The following post is part six of a nine part video/blog series on e-discovery in Microsoft Exchange 2010. In last week’s post, Paul and Marta discussed some of the litigation hold features that Exchange 2010 offers. In this week’s segment, they’ll discuss personal archives and some of the challenges that come along with managing PST files. They’ll also dig a bit deeper into retention policies. Enjoy!
Paul: One thing that we haven’t talked about thus far is the personal archive. I know that Sherpa is heavily invested in the data management space, trying to help people, so I won’t say that we should get rid of PST files altogether. But, personally, I’ll be very happy if they all vanish. Poof!
Anyways, one of the things that the personal archive is supposed to do is to provide you with a way to take these PSTs (which can be scattered everywhere) and organize them on the Exchange server. You know; you can relocate them so that they can be managed, backed up, and ultimately discovered. How do you think Microsoft did with that as a version one feature in Exchange 2010?
Marta: Actually, I think they did a really good job with SP1. The key is being proactive when implementing it. PSTs can be quite a challenge, mostly because you usually don’t have any control over them. A PST is like any other individual file. You can put them anywhere. You can do anything with them. And once again, from a legal point of view, you are liable for them.
Read about what’s new in Microsoft Exchange 2010 SP1.
So, yeah, from this lack of control can stem many problems, most related to retention policies and lost files. Sherpa Software offers tools to help you transplant your PSTs into the personal archives, which basically acts as a one-stop shop for your retention policy, litigation hold policy, etc. Honestly, it’s fantastic. But you have to be proactive. You have to get your PSTs and put them into the personal archives. It’s not going to happen all by itself.
Paul: Yes; that’s an interesting way to think of it. Most of the time, when I talk to customers about personal archives, they like being able to give their users large mailboxes with extra space for old items that might be referred back to. As IT administrators, or the IT department, we have no idea if this stuff has any business value or not. The users say that it does, and we would rather have it in a personal archive than a deleted items folder.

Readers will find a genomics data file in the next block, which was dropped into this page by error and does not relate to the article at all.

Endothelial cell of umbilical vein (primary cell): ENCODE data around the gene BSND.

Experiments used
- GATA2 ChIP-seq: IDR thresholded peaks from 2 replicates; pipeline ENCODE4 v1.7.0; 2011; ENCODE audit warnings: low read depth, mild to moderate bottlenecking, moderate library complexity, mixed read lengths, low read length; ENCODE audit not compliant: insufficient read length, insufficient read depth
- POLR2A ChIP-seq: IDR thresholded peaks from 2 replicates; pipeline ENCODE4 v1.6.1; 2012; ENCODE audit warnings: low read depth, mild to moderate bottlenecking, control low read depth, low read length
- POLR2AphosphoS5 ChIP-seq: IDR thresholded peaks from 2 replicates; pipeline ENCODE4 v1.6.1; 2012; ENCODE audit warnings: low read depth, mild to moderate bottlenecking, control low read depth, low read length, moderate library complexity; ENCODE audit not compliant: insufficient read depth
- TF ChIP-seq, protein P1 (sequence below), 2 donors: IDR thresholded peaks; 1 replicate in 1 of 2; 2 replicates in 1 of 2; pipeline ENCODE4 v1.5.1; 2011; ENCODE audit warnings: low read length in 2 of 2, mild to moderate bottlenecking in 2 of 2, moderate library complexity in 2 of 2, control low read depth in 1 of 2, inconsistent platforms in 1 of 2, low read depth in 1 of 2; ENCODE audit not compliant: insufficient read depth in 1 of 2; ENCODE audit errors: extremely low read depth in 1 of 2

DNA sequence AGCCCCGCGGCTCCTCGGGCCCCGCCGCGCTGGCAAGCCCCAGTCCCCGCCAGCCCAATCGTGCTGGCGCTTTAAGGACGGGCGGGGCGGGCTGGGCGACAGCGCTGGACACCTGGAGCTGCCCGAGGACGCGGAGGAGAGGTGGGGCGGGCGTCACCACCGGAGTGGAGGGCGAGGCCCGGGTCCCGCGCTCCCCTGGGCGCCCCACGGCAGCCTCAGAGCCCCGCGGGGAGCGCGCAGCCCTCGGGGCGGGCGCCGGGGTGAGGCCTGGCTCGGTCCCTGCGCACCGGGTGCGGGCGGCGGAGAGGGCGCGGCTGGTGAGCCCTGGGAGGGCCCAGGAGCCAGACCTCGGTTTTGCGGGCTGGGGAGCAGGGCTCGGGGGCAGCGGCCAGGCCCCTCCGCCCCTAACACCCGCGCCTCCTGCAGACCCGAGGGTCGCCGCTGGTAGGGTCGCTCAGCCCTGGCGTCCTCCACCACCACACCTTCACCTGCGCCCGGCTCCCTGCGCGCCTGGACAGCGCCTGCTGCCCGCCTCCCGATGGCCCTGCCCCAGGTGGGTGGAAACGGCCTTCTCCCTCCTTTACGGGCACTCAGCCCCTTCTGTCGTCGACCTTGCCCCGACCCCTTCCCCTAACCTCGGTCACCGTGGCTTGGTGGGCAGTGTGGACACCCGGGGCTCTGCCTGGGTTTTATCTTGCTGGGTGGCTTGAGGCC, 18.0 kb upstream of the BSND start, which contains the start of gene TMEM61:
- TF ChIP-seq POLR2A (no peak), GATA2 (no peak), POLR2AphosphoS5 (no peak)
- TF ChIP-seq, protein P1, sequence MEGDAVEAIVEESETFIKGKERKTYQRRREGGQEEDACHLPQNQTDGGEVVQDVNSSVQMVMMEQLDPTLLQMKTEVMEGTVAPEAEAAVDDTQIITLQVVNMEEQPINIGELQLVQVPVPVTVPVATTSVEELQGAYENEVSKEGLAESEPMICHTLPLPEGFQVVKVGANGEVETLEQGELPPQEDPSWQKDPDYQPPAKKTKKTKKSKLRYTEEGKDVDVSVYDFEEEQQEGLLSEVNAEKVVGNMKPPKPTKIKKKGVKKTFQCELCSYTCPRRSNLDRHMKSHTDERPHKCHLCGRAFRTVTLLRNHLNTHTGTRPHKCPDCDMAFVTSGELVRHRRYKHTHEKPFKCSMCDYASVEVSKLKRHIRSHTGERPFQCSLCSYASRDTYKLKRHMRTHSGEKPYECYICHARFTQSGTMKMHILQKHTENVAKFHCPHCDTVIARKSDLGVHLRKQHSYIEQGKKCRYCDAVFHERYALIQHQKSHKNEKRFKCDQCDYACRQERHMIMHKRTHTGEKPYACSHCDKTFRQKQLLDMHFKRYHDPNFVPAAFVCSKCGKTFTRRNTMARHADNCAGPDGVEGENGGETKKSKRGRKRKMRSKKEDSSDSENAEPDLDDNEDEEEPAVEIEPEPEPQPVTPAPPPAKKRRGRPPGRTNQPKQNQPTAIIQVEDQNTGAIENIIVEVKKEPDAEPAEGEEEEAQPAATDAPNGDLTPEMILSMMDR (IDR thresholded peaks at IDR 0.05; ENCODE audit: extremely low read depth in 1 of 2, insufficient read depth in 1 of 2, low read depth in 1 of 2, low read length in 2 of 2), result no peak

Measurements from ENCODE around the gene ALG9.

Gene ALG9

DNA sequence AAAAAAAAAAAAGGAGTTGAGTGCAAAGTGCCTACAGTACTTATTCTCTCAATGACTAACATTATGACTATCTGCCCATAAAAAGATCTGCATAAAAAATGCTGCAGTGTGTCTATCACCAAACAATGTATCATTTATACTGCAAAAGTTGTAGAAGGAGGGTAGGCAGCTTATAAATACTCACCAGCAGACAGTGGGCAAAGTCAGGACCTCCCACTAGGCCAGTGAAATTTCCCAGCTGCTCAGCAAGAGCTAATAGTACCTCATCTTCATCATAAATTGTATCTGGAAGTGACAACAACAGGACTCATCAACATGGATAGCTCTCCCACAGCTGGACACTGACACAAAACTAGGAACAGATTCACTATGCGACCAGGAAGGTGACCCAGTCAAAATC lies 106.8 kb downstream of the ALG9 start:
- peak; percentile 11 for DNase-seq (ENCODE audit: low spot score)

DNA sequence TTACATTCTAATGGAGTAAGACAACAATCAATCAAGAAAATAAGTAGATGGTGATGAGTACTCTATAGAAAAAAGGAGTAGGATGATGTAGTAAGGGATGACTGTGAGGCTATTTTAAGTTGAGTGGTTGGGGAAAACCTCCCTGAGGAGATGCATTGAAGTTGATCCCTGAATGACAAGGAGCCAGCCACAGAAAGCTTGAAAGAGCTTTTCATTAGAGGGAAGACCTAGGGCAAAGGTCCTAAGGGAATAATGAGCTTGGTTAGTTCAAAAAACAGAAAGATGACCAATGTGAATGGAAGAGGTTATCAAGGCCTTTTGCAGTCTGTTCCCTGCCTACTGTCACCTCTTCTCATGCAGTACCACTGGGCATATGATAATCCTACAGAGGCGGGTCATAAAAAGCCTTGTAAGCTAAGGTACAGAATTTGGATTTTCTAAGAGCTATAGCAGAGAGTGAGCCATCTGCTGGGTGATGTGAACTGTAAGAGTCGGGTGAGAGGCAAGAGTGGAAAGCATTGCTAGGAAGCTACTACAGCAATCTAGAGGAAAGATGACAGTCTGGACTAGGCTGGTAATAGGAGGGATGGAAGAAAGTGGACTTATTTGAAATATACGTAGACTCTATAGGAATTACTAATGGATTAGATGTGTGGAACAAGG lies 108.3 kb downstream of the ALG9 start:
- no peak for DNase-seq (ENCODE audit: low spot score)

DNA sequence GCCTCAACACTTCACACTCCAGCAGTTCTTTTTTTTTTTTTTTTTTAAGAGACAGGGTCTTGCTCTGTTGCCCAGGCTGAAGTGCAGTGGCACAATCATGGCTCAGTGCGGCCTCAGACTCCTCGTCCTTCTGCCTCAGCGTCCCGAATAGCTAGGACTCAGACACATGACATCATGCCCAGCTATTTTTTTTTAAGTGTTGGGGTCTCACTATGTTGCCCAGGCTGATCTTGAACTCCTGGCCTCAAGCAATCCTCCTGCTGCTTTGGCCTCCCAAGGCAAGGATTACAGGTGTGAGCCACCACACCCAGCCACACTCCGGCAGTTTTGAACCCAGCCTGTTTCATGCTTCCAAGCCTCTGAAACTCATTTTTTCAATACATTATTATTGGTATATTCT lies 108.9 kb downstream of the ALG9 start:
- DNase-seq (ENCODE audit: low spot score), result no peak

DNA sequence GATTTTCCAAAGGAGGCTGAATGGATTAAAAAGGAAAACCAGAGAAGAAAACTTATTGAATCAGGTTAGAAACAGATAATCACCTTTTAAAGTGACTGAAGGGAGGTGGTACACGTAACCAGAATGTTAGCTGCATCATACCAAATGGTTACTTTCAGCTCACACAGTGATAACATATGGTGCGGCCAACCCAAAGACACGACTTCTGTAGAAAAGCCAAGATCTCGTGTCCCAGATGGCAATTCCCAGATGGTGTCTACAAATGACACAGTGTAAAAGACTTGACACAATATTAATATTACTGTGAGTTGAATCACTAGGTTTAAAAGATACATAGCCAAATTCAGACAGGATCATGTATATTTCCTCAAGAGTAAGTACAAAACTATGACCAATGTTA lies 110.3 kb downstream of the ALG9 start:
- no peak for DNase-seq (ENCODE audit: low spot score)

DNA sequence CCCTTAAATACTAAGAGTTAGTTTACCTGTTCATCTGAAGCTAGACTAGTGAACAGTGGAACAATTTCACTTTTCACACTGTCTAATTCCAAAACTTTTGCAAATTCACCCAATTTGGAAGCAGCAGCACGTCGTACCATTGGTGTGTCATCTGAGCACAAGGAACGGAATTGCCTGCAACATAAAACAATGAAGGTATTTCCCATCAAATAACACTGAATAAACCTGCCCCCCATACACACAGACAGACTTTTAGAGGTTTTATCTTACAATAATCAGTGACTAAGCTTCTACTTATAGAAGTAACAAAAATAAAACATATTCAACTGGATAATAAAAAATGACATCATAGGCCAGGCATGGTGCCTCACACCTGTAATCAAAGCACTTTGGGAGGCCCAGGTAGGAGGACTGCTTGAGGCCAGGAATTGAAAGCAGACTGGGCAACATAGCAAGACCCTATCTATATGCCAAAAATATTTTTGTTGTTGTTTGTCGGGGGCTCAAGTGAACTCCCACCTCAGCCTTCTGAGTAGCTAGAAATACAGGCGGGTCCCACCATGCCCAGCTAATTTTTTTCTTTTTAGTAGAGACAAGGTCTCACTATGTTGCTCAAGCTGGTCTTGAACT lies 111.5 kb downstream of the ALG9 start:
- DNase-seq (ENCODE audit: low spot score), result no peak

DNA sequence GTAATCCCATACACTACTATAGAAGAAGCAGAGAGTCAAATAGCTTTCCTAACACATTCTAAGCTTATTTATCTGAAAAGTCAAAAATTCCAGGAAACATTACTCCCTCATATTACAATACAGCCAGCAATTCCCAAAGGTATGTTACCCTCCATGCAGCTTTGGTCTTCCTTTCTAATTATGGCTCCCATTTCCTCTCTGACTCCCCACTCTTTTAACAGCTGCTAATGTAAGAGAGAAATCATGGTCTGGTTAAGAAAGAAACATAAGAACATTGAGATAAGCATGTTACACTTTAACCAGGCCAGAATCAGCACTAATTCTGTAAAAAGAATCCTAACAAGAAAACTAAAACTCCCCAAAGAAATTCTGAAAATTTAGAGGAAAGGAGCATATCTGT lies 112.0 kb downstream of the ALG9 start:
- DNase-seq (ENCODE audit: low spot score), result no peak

A few weeks ago, I was working with a customer that had an end user with more than 80,000 items in their deleted items folder. Every time they were done with something in their inbox or any other folder, they would delete it. Then, if they needed it later, they would go into the deleted items folder and get it there. Now, as an Exchange admin, that just makes you want to cry. Thankfully, personal archives give us a way out of these types of situations. The conversation between the customer and the end user might go something like this:
“Okay, Mr. End User, I present you with this lovely 20GB quota archive, and you can put all of your old items in it! We’ll back it up. We’ll manage it. We’ll maintain it. And you can search it! You never have to worry about losing anything! Now . . . would you please stop filing things in deleted items?”
Marta: Definitely. I’ve seen some enormous mailboxes. You know, a lot of the attorneys…
Paul can’t help but interject.
Paul: They’re the worst about this! Aren’t they?
Marta: They really are. Executives and attorneys. And they have the most power in an organization. They can say, “Well, I should be exempt from the retention policy.”
Paul: Now, that’s an interesting question. Can you do that? I mean, can you have one tier policy for executives and separate tiers for other employees? Is that defensible in court?
Marta: Absolutely. If you articulate it, it’s completely defensible. First of all, though, you should really create your policies with not just your IT and business people, but your legal people, as well. They should all be involved in the process of creating the policy. If it does come down to the executives having a separate retention policy, just make sure that it’s written down. Make sure that everyone knows that this is the retention policy that they have to stick to. Again, as long as you have these things articulated, you will be covered.
Paul: Okay. Good. So, essentially, this whole process is about figuring out what you’re going to do, creating a policy that outlines these things, and then actually doing it and verifying that you have done it or are doing it?
Marta: Right. Also, keep in mind that in some organizations – financial services organizations, for example – there are certain regulations in place that dictate that emails for certain divisions (like brokers) must be stored for very long periods of time. They obviously have a completely separate retention policy archiving system from the secretary or another employee in the organization.
Paul: Yes, and to avoid scaring people too much, we’ll end by saying that, if you work in an industry like this, the odds are really good that you’re already aware of these policies.
Have you had success managing PST files with personal archives? What have been your experiences with tiered organizational retention policies? Let us know in the comments below!
Next week, Paul and Marta will move onto discussing the application of the features that they’ve discussed thus far. Check back for more insights into the e-discovery functionality of Microsoft Exchange 2010.